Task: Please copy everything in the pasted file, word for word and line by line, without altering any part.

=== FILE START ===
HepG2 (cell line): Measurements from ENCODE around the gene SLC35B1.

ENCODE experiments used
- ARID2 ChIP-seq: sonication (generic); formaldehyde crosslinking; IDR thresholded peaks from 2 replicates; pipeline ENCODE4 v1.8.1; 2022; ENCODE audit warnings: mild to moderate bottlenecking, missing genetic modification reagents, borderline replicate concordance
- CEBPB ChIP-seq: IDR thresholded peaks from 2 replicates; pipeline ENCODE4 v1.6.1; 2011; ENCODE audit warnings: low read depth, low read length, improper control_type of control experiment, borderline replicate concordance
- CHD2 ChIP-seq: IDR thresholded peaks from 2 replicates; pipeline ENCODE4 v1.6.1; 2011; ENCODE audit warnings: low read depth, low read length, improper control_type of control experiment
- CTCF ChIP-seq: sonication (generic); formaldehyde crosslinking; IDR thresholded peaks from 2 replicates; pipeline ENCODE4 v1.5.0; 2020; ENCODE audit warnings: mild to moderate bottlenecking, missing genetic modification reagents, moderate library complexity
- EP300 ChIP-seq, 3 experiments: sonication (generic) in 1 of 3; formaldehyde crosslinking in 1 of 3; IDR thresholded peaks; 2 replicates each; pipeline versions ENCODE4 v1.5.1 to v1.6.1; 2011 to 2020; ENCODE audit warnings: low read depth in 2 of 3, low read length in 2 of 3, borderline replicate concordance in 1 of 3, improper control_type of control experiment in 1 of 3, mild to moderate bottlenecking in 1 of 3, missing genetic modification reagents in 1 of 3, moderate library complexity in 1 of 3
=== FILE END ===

HepG2 (cell line): Measurements from ENCODE around the gene SLC35B1.

ENCODE experiments used
- ARID2 ChIP-seq: sonication (generic); formaldehyde crosslinking; IDR thresholded peaks from 2 replicates; pipeline ENCODE4 v1.8.1; 2022; ENCODE audit warnings: mild to moderate bottlenecking, missing genetic modification reagents, borderline replicate concordance
- CEBPB ChIP-seq: IDR thresholded peaks from 2 replicates; pipeline ENCODE4 v1.6.1; 2011; ENCODE audit warnings: low read depth, low read length, improper control_type of control experiment, borderline replicate concordance
- CHD2 ChIP-seq: IDR thresholded peaks from 2 replicates; pipeline ENCODE4 v1.6.1; 2011; ENCODE audit warnings: low read depth, low read length, improper control_type of control experiment
- CTCF ChIP-seq: sonication (generic); formaldehyde crosslinking; IDR thresholded peaks from 2 replicates; pipeline ENCODE4 v1.5.0; 2020; ENCODE audit warnings: mild to moderate bottlenecking, missing genetic modification reagents, moderate library complexity
- EP300 ChIP-seq, 3 experiments: sonication (generic) in 1 of 3; formaldehyde crosslinking in 1 of 3; IDR thresholded peaks; 2 replicates each; pipeline versions ENCODE4 v1.5.1 to v1.6.1; 2011 to 2020; ENCODE audit warnings: low read depth in 2 of 3, low read length in 2 of 3, borderline replicate concordance in 1 of 3, improper control_type of control experiment in 1 of 3, mild to moderate bottlenecking in 1 of 3, missing genetic modification reagents in 1 of 3, moderate library complexity in 1 of 3